When I fly I always have a range of things to do prepped so that I have options to keep me entertained and focused during the flight. So things like downloading a week’s worth of Eastenders to watch, downloading loads of my favourite albums on Spotify, a good book, a notepad and a pen…I like being in the frame of mind where I’m almost disappointed with the flight ending because I didn’t find out what happens in the latest episode of Enders! Wishing time away is not enjoyable and it’s certainly not mindful! So enjoy the chance to really indulge in whatever you don’t have time to do otherwise.
I find that listening to my favourite albums can really help me to stay calm, and I make a real effort to properly concentrate on the words. I find singing along in my head can give me a well needed break from anxious thoughts.
4. Book the window seat
No matter how scared I am of flying, the view from the window never ceases to amaze me and I am always so grateful for the amazing world that we live in.
For our American trip we did two over night flights and not being able to look out of the window made me feel a bit claustrophobic. So since then we made sure to book day flights for Barcelona and I really enjoyed being able to look out over Spain and the UK (especially the white cliffs of Dover when we were approaching the UK!). Obviously day flights won’t be possible or convenient all the time, but it made a real difference to me and might be something to think about if you don’t like the idea of being in the plane.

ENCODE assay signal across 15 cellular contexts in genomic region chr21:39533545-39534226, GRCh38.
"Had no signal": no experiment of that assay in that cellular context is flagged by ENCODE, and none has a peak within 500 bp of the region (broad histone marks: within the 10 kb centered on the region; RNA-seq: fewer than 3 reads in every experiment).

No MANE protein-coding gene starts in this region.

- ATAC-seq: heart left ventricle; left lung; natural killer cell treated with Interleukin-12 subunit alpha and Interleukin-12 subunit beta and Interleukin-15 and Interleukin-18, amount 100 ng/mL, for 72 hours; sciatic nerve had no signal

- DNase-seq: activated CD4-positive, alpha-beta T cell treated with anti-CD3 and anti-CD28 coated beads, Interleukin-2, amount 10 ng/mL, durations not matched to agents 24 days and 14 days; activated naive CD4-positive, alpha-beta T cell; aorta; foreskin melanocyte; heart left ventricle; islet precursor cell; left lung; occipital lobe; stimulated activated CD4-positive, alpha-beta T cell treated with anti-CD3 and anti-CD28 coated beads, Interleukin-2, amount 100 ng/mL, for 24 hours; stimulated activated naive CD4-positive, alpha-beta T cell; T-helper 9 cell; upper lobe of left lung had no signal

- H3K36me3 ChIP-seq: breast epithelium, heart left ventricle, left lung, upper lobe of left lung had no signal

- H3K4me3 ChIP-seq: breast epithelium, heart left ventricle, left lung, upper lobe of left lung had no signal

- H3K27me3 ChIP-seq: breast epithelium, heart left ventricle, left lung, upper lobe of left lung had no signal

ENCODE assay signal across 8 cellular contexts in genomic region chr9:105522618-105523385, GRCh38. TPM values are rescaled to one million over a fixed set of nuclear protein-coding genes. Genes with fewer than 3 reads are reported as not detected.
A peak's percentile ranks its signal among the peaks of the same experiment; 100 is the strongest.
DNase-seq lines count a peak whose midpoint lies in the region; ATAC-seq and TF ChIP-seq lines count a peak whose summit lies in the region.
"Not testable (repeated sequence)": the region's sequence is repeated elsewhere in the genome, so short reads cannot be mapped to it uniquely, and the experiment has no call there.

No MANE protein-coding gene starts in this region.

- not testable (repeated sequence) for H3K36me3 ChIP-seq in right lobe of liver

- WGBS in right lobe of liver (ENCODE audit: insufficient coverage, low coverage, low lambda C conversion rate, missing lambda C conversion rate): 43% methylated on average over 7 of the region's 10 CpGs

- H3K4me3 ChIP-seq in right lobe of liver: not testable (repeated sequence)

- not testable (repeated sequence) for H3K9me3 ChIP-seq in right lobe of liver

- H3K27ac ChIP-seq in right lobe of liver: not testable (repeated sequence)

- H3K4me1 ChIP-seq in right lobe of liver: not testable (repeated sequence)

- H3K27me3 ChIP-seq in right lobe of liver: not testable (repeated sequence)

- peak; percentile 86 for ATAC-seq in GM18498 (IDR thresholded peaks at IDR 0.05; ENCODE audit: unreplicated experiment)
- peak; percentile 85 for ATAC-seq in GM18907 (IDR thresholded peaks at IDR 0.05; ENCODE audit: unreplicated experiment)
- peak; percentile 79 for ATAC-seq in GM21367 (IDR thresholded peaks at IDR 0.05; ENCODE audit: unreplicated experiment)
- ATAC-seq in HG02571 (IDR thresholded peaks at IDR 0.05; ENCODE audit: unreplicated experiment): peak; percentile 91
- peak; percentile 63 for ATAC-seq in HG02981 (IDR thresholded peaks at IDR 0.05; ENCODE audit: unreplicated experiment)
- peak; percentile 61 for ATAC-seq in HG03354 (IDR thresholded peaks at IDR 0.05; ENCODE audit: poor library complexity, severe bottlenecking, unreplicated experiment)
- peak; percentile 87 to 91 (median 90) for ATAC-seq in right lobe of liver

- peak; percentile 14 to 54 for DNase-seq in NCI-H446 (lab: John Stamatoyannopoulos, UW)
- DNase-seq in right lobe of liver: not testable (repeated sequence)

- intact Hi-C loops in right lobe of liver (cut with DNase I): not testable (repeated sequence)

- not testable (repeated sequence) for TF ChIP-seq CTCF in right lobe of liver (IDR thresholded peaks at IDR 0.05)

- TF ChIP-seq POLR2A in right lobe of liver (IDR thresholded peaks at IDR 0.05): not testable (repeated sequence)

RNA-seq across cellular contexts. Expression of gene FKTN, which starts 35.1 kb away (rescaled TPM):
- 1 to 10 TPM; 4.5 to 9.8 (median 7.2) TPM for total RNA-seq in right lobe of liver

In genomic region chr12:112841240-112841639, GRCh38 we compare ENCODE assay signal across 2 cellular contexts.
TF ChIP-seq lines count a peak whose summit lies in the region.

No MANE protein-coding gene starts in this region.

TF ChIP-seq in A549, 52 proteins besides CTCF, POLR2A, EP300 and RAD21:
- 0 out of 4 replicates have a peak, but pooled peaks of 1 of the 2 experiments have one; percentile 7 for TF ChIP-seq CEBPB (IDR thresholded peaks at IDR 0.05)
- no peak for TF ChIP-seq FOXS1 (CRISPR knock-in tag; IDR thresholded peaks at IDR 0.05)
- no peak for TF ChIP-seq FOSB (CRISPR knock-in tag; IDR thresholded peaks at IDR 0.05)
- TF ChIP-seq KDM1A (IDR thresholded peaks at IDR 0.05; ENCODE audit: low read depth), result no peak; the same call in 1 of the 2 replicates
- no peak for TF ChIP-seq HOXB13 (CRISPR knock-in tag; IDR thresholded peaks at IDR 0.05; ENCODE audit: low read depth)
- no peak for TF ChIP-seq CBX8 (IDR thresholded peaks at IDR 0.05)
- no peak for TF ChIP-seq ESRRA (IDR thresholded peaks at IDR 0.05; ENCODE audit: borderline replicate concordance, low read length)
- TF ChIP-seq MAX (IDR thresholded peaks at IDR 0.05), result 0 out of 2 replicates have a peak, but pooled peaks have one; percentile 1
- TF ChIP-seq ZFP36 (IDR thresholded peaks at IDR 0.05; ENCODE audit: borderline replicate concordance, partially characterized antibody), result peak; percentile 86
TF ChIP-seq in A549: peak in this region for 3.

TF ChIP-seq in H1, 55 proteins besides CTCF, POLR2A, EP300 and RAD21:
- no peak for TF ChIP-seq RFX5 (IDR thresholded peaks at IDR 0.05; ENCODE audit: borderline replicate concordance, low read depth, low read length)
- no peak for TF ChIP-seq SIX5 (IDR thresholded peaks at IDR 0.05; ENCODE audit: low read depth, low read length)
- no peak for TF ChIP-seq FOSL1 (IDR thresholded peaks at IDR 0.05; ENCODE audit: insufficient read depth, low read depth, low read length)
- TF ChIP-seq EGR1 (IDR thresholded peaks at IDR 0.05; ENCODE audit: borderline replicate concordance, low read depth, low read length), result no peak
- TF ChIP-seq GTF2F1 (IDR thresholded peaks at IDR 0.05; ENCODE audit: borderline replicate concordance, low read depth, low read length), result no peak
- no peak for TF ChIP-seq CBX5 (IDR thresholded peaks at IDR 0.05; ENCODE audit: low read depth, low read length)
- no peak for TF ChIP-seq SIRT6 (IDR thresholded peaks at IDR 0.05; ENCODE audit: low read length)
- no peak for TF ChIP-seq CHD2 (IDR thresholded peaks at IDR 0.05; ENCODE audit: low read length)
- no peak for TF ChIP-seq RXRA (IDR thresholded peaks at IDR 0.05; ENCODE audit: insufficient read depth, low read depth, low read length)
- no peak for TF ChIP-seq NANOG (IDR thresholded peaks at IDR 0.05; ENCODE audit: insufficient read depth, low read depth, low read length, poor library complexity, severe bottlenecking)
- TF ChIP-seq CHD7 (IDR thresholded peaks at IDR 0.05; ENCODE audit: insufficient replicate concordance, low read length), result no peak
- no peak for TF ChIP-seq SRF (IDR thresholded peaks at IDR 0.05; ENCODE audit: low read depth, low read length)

5. Reflect on why you’re scared
I was listening to a podcast about hypnosis (as ya do) and the lady who practices hypnosis made a point that if we needed to be scared of flying then absolutely everyone would be scared. So on that basis, being scared of flying is a choice?! Hearing this was a bit of a wow moment. Why is it that I prefer not to fly and my husband loves flying? What would it be like for me to choose to like flying? I’m not saying it’s that easy, but it’s something to think about. When did you learn to be scared of flying?
6. Be kind to yourself
I would bet that you’re not the only scared one on your flight. On our flight to Barcelona there was a little girl in tears and physically shaking because she was scared of getting on the plane. So I made sure to smile at her and look as relaxed as possible to try and reassure her. It did make me think though, that when I get a bit scared of flying I can get a bit annoyed with myself for being anxious, but there was no way that I felt annoyed with the little girl that was scared – I just felt compassion for her! So, if you do get scared try to show yourself some compassion and try not to be too hard on yourself.